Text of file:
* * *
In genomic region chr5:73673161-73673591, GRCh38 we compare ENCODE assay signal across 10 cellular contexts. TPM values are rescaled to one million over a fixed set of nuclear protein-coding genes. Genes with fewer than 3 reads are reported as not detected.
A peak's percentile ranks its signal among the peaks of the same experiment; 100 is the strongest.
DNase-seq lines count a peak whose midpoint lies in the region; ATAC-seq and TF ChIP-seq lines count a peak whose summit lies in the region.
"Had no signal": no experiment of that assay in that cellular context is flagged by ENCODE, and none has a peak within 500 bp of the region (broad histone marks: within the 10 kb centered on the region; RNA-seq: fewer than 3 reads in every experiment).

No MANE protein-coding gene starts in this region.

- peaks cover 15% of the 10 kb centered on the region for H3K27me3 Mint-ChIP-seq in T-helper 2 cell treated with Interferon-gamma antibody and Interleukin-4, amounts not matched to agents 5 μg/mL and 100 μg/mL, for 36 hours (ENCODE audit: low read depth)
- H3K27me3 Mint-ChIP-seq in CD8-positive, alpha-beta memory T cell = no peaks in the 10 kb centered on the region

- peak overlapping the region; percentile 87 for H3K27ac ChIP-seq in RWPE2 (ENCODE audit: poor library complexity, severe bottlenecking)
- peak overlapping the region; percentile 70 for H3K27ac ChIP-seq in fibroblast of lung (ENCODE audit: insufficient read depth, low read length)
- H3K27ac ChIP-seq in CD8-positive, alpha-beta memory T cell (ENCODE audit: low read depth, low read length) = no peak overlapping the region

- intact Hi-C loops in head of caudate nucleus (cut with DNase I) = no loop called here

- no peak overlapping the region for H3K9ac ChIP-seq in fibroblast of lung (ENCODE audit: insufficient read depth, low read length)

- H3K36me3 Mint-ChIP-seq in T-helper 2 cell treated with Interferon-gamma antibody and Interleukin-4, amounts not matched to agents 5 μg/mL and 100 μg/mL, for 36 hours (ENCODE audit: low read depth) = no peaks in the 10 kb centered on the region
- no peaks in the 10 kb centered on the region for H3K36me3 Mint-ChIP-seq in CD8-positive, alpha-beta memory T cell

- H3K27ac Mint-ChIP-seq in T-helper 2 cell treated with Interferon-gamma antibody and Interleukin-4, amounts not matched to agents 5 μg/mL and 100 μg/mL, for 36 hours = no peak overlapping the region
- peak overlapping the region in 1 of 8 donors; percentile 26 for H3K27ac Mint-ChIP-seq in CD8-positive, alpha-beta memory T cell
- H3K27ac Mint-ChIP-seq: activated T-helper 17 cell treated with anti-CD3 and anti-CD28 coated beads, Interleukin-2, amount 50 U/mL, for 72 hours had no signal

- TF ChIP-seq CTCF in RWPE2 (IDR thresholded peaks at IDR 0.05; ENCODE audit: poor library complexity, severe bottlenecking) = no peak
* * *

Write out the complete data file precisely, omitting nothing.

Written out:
In genomic region chr5:73673161-73673591, GRCh38 we compare ENCODE assay signal across 10 cellular contexts. TPM values are rescaled to one million over a fixed set of nuclear protein-coding genes. Genes with fewer than 3 reads are reported as not detected.
A peak's percentile ranks its signal among the peaks of the same experiment; 100 is the strongest.
DNase-seq lines count a peak whose midpoint lies in the region; ATAC-seq and TF ChIP-seq lines count a peak whose summit lies in the region.
"Had no signal": no experiment of that assay in that cellular context is flagged by ENCODE, and none has a peak within 500 bp of the region (broad histone marks: within the 10 kb centered on the region; RNA-seq: fewer than 3 reads in every experiment).

No MANE protein-coding gene starts in this region.

- peaks cover 15% of the 10 kb centered on the region for H3K27me3 Mint-ChIP-seq in T-helper 2 cell treated with Interferon-gamma antibody and Interleukin-4, amounts not matched to agents 5 μg/mL and 100 μg/mL, for 36 hours (ENCODE audit: low read depth)
- H3K27me3 Mint-ChIP-seq in CD8-positive, alpha-beta memory T cell = no peaks in the 10 kb centered on the region

- peak overlapping the region; percentile 87 for H3K27ac ChIP-seq in RWPE2 (ENCODE audit: poor library complexity, severe bottlenecking)
- peak overlapping the region; percentile 70 for H3K27ac ChIP-seq in fibroblast of lung (ENCODE audit: insufficient read depth, low read length)
- H3K27ac ChIP-seq in CD8-positive, alpha-beta memory T cell (ENCODE audit: low read depth, low read length) = no peak overlapping the region

- intact Hi-C loops in head of caudate nucleus (cut with DNase I) = no loop called here

- no peak overlapping the region for H3K9ac ChIP-seq in fibroblast of lung (ENCODE audit: insufficient read depth, low read length)

- H3K36me3 Mint-ChIP-seq in T-helper 2 cell treated with Interferon-gamma antibody and Interleukin-4, amounts not matched to agents 5 μg/mL and 100 μg/mL, for 36 hours (ENCODE audit: low read depth) = no peaks in the 10 kb centered on the region
- no peaks in the 10 kb centered on the region for H3K36me3 Mint-ChIP-seq in CD8-positive, alpha-beta memory T cell

- H3K27ac Mint-ChIP-seq in T-helper 2 cell treated with Interferon-gamma antibody and Interleukin-4, amounts not matched to agents 5 μg/mL and 100 μg/mL, for 36 hours = no peak overlapping the region
- peak overlapping the region in 1 of 8 donors; percentile 26 for H3K27ac Mint-ChIP-seq in CD8-positive, alpha-beta memory T cell
- H3K27ac Mint-ChIP-seq: activated T-helper 17 cell treated with anti-CD3 and anti-CD28 coated beads, Interleukin-2, amount 50 U/mL, for 72 hours had no signal

- TF ChIP-seq CTCF in RWPE2 (IDR thresholded peaks at IDR 0.05; ENCODE audit: poor library complexity, severe bottlenecking) = no peak